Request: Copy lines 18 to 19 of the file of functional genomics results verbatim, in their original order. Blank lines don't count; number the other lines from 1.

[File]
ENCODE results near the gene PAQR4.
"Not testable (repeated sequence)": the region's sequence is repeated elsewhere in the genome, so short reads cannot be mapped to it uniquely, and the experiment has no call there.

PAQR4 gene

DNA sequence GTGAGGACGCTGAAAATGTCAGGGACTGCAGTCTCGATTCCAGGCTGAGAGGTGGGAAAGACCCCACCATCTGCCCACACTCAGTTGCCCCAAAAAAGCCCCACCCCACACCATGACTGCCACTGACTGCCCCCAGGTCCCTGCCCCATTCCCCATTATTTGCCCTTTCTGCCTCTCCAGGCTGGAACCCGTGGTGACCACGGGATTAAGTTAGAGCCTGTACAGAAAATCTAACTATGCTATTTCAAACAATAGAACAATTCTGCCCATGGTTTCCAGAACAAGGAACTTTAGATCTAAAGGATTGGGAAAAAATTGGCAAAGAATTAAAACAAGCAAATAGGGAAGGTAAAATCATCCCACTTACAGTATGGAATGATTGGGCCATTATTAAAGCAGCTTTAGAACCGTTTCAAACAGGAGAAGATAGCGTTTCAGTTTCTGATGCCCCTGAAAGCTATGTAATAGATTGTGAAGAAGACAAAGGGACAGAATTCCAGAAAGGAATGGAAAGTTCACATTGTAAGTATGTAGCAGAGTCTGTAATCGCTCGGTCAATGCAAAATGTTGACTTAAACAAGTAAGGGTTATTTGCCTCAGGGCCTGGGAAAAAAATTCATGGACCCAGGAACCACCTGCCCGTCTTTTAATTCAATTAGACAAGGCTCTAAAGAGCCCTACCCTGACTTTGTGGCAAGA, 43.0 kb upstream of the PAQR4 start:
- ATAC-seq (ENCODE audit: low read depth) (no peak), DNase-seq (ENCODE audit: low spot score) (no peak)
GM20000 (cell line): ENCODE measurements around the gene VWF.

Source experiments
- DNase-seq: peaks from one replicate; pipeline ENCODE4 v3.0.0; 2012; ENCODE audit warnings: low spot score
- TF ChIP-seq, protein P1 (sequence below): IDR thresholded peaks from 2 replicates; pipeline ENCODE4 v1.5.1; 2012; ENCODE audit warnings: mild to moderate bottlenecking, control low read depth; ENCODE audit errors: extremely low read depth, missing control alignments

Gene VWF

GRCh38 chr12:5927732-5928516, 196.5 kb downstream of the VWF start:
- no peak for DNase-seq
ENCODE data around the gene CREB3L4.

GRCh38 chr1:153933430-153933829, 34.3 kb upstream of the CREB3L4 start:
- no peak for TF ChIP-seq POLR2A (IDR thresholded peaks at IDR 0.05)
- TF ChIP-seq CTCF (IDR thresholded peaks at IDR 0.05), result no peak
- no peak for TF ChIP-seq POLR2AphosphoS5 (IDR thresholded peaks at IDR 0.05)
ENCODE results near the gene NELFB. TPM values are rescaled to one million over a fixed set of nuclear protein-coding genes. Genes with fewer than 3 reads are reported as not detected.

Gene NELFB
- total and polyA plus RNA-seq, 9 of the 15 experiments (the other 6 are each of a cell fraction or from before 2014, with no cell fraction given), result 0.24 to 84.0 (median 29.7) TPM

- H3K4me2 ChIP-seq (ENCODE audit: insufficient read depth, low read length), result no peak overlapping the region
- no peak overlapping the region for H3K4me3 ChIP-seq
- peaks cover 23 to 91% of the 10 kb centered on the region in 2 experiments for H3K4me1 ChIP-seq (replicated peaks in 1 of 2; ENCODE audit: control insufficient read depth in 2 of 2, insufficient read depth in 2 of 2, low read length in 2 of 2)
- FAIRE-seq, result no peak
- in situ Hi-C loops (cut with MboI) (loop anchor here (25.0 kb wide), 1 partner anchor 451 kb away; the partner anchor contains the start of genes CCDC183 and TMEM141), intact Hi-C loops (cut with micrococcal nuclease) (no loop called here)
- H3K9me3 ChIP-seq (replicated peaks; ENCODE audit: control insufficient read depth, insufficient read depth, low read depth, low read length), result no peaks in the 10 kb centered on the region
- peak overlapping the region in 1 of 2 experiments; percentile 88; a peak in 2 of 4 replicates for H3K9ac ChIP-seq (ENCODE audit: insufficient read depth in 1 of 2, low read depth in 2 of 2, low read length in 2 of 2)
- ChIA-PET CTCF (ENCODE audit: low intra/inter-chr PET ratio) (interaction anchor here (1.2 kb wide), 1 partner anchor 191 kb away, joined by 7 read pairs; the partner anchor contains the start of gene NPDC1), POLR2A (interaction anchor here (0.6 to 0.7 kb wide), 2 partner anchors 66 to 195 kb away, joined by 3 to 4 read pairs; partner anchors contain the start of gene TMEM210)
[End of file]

ENCODE results near the gene NELFB. TPM values are rescaled to one million over a fixed set of nuclear protein-coding genes. Genes with fewer than 3 reads are reported as not detected.

Gene NELFB